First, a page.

WASHINGTON — Earlier this month, Rep. Charlie Dent of Pennsylvania became the first House Republican to formally back legislation to protect special counsel Robert Mueller’s job, co-sponsoring a bipartisan bill.
Less than a week later, he announced he was beginning his retirement from Congress months earlier than expected: Instead of leaving at the end of the session, he’d head for the exit in May.
The move may have seemed sudden but the seven-term congressman, who had initially announced plans to retire last September, has spent much of the past year eyeing the door — and speaking his mind.
Since announcing his retirement, he has denounced President Donald Trump and been critical of Republican leaders. He told MSNBC last week that he’s leaving Capitol Hill “in part due to frustration,” naming the president as one factor. “Sure, the president is a reason,” he said.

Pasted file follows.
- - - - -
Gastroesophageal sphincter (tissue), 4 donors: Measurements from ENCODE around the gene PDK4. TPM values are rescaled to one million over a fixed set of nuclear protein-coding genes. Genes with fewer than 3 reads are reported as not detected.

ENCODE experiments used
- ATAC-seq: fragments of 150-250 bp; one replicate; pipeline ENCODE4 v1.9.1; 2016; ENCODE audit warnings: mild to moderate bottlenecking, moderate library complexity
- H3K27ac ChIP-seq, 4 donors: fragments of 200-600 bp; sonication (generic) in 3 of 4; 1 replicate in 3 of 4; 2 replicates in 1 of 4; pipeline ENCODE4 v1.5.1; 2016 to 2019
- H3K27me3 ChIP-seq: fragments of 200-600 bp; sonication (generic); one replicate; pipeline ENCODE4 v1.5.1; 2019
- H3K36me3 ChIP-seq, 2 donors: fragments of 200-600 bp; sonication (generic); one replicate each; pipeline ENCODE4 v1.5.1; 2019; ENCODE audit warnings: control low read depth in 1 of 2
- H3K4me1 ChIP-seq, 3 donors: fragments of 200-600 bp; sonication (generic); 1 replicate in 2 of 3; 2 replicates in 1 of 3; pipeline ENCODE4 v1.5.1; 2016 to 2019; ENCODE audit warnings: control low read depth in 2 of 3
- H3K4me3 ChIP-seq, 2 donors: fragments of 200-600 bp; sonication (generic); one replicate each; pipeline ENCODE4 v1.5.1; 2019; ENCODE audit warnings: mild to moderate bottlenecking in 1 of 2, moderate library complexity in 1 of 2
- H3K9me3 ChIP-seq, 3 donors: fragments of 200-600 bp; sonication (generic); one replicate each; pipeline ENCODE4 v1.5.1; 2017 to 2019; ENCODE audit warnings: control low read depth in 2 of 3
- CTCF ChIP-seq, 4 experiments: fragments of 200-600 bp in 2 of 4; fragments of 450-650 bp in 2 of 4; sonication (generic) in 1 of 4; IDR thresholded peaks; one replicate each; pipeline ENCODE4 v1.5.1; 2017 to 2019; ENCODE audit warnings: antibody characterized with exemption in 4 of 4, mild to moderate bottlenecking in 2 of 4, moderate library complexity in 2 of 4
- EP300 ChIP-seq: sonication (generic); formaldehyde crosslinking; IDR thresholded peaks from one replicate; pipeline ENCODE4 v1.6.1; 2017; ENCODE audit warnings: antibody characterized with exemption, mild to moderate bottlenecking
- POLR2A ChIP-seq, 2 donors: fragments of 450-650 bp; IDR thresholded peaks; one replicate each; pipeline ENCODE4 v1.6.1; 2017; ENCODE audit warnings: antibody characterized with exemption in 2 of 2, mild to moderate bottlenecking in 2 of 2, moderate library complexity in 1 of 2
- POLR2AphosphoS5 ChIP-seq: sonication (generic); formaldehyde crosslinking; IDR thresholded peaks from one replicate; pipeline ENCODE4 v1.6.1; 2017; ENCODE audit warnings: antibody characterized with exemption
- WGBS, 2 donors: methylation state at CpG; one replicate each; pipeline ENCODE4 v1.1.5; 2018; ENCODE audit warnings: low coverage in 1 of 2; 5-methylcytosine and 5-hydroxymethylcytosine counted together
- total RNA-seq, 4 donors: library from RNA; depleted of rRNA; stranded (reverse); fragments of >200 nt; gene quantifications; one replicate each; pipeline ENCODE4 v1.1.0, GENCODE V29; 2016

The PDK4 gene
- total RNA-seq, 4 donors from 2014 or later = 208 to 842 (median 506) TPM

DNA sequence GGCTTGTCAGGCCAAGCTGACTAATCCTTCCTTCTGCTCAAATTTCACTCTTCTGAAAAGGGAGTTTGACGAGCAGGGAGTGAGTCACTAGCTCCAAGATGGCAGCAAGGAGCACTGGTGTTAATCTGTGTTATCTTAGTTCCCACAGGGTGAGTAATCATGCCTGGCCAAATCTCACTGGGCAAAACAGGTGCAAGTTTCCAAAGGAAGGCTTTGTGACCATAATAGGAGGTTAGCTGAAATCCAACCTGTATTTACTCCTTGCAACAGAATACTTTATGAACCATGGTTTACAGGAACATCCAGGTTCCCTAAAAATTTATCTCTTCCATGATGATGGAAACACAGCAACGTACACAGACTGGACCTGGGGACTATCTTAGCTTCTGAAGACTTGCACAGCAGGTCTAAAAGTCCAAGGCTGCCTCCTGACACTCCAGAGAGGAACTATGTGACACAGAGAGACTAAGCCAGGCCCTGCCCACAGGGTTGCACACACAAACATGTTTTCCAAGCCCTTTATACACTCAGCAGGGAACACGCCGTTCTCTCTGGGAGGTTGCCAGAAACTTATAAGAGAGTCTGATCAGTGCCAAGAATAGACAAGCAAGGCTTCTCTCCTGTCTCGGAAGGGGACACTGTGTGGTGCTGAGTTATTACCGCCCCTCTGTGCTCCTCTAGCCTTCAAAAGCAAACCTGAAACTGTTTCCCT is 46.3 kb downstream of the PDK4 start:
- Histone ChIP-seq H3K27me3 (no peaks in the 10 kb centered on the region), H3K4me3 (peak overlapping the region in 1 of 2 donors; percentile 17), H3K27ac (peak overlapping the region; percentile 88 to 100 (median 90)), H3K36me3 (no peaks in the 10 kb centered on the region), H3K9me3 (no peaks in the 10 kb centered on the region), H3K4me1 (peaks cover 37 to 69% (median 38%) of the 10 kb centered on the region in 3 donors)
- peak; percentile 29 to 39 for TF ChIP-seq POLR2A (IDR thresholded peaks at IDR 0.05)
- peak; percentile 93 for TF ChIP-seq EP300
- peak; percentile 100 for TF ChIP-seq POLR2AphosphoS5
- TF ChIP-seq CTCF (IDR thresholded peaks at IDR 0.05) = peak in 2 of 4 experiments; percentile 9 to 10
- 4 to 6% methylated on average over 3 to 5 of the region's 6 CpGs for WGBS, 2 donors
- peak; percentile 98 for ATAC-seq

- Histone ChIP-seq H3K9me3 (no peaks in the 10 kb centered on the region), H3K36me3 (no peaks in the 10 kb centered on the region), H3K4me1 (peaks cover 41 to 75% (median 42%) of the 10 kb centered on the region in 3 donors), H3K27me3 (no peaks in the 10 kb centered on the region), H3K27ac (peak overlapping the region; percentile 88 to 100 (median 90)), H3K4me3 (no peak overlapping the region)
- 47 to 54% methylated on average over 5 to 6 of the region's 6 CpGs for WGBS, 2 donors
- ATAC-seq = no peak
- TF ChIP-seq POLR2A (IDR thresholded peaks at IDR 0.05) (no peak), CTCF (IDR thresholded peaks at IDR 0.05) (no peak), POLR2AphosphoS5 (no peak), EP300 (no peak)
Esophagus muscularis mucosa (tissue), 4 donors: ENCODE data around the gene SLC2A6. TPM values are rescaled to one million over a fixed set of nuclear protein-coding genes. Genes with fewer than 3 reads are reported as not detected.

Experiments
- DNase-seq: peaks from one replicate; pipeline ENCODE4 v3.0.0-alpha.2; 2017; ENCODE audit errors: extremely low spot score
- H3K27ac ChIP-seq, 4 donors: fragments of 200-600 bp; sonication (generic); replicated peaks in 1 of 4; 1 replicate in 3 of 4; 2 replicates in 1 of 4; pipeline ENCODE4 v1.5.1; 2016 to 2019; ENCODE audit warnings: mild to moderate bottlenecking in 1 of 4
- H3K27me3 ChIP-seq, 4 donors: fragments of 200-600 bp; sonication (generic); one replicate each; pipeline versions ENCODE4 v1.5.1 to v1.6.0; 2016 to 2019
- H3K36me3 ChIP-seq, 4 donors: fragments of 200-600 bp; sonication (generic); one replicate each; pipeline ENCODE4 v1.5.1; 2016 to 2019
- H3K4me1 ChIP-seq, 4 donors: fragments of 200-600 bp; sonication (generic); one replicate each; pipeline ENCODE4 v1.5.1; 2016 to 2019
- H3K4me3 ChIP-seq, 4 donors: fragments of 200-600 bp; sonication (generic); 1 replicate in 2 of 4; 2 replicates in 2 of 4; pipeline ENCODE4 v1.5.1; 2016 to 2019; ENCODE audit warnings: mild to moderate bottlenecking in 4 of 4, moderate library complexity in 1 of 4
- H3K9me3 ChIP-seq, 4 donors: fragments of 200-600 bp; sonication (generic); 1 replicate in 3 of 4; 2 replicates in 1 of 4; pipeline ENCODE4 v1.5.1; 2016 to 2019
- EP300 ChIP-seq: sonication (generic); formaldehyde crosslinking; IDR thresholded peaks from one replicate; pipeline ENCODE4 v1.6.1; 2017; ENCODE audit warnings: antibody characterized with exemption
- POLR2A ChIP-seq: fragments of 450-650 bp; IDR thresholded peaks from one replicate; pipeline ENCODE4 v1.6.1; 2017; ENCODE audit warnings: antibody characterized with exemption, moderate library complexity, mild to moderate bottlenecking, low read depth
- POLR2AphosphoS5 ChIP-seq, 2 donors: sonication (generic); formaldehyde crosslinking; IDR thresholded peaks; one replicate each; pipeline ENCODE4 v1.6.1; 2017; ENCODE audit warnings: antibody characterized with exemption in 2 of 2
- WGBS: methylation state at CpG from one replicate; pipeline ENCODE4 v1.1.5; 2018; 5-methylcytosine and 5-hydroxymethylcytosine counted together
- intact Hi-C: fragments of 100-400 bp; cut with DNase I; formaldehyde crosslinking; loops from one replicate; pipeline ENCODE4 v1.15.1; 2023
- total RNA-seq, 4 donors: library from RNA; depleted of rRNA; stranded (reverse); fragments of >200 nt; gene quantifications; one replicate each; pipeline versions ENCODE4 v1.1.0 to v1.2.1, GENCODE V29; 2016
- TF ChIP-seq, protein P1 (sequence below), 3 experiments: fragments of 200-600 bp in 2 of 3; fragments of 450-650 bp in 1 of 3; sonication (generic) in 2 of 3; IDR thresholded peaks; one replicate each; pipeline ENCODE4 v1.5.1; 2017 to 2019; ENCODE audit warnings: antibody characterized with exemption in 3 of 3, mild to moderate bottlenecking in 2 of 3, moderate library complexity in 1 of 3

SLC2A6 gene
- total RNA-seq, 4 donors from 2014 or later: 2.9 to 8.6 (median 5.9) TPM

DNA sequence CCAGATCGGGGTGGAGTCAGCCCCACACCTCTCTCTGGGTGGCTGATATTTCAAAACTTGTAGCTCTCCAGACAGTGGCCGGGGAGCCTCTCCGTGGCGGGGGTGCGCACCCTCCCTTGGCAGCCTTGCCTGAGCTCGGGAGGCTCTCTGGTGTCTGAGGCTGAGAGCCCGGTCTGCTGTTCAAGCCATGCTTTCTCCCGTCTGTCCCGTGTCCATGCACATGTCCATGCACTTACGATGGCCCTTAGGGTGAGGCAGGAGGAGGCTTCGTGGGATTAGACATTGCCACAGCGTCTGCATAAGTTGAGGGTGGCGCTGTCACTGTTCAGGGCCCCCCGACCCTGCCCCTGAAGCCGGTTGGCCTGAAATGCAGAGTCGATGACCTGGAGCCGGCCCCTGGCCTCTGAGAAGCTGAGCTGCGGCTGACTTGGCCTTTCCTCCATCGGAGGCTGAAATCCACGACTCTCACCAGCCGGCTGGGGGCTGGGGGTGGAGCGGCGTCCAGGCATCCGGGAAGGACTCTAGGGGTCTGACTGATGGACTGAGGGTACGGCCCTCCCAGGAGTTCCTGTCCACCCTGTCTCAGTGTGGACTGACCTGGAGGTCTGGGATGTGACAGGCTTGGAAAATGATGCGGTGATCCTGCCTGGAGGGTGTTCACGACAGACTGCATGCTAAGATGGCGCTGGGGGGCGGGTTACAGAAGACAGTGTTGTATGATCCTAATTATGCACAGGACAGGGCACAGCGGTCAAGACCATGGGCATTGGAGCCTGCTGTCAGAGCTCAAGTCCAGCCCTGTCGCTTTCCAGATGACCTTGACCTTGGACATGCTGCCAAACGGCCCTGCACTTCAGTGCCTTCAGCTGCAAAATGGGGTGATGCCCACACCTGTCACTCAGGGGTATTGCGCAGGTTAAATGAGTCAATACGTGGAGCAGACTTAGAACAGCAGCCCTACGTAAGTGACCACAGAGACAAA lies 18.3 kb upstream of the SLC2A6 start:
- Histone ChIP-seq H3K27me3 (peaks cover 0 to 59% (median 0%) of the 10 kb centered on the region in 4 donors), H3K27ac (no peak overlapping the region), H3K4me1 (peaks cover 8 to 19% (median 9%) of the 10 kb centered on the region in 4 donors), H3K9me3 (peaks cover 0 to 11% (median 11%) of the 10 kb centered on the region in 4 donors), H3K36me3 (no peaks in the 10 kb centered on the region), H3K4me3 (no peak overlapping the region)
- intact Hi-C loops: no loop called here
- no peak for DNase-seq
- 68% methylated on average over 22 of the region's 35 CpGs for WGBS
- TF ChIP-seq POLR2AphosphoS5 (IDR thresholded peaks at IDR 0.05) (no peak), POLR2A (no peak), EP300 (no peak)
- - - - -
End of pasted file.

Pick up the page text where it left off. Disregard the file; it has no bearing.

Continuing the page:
“Let’s face it, it’s a pretty toxic environment for my party right now,” Dent said.
Dent is among the nearly four dozen Republicans in the House and Senate this year who have resigned from Congress, plan to retire or are running for another office.
And so without the usual filters, says GOP strategist Rick Wilson — fear of a primary challenge, fear of upsetting the Republican base, “fear of mean tweets” from Trump himself — more than a few have decided to toss the talking points.